The Pentagon declined to confirm the strike. But Cmdr. Rebecca Rebarich, a Pentagon spokeswoman, noted that Yemen “is long understood as a safe space for terrorists and other adversaries to the United States.”

The United States had offered a $15 million reward for information about Mr. Shahlai. The announcement of the reward accused him of having a long history of involvement in attacks on American allies, including a failed 2011 plot to kill the Saudi ambassador to the United States.

Mr. Shahlai was based in Yemen, where Iran is supporting the Houthi rebels, who are fighting forces backed by Saudi Arabia.

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Iran Offers Mixed Message after Backing Away From Conflict with U.S.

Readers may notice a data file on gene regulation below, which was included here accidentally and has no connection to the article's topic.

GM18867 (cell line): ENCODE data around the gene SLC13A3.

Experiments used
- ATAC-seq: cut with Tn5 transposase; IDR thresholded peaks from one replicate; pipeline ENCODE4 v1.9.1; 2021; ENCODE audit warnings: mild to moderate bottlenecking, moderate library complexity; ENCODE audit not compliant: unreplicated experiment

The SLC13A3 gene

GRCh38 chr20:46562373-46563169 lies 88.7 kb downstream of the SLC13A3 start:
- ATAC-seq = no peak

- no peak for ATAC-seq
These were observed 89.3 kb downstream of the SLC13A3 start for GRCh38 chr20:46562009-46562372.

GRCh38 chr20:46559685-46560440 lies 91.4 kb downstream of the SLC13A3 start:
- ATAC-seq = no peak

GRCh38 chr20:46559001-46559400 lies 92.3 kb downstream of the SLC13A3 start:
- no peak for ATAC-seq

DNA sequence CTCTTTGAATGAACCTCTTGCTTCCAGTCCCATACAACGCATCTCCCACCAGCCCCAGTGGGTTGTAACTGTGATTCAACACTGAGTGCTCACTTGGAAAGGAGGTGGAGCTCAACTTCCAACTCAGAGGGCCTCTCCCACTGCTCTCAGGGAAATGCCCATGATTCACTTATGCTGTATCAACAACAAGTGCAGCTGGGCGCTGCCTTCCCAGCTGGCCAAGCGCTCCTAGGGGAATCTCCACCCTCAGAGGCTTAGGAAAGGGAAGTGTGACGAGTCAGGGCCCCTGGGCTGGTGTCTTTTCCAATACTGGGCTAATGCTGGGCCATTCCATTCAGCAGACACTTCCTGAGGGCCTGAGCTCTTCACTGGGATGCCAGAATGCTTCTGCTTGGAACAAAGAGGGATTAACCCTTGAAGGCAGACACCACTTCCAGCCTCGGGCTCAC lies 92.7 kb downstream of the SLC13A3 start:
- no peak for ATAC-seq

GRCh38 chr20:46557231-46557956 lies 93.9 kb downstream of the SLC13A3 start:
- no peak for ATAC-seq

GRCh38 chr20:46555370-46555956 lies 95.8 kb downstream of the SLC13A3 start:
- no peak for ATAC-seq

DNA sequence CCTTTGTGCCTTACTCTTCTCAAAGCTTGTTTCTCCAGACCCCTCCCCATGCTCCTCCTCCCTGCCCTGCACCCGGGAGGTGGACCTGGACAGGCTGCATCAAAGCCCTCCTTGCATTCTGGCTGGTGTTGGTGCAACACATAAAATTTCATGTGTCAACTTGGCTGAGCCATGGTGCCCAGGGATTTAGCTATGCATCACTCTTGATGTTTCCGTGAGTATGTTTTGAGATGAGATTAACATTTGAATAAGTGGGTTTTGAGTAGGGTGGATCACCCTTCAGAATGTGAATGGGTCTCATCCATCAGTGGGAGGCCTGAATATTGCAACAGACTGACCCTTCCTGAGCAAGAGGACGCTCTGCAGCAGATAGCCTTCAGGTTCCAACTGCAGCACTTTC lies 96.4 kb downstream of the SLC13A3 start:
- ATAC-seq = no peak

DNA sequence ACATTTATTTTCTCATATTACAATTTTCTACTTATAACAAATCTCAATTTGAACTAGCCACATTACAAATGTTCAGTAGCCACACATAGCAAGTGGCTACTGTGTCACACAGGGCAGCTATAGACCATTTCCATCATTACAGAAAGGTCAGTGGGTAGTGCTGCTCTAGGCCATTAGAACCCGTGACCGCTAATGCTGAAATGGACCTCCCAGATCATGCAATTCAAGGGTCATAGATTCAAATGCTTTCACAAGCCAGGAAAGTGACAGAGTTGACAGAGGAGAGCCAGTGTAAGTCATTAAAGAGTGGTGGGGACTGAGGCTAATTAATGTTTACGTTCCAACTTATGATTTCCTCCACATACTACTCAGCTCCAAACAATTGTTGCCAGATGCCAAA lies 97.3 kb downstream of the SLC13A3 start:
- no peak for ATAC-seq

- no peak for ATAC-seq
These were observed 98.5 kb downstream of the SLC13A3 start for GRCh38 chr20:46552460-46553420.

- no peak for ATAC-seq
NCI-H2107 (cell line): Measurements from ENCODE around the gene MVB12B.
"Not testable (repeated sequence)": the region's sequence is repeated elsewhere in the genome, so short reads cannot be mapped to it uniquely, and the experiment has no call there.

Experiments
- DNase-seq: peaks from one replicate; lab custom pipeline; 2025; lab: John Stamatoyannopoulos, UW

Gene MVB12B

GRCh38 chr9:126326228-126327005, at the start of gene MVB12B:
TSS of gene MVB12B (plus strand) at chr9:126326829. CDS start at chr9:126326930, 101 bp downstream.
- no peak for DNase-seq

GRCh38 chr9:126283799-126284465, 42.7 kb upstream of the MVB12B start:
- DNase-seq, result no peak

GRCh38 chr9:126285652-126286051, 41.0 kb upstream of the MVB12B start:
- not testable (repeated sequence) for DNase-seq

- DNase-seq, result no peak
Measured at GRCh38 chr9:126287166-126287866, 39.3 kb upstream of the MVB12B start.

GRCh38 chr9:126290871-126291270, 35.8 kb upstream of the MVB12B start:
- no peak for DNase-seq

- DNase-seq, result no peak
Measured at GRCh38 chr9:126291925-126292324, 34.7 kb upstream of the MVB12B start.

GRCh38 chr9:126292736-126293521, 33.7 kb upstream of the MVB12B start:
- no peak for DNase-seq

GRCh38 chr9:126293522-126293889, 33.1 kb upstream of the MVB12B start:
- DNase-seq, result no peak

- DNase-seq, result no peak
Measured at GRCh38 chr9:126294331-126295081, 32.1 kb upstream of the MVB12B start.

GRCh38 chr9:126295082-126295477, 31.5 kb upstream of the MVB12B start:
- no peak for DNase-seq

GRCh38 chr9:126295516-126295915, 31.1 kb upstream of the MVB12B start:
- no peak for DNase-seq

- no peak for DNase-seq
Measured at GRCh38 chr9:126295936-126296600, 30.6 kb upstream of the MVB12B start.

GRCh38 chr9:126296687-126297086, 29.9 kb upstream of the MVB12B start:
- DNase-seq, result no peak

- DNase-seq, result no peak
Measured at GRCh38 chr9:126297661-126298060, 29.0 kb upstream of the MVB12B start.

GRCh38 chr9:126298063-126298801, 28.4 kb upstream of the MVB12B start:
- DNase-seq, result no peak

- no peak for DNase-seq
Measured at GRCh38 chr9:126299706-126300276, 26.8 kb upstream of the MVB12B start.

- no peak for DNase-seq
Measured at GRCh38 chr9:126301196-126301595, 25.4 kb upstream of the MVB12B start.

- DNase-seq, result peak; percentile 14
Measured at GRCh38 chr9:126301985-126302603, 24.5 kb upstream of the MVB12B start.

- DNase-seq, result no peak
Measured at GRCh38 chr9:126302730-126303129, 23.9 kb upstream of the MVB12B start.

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A day after President Trump backed away from further military conflict with Iran, a commander of the country’s Islamic Revolutionary Guards Corps declared that Iran would soon take “harsher revenge” on the United States for a drone strike last week that killed a top Iranian general. But another Iranian military leader said his country’s missile attacks targeting Americans in Iraq this week had not been intended to kill anyone.

The remarks were just some of the mixed messages put forth by Iranian leaders on Thursday after Iranian missile strikes, which hit two military bases in Iraq housing American troops.

The slain commander, Maj. Gen. Qassim Suleimani, had led the Quds Force, a powerful branch of the corps, and his death reverberated across the country, prompting calls for revenge and the retaliatory strikes by Iran.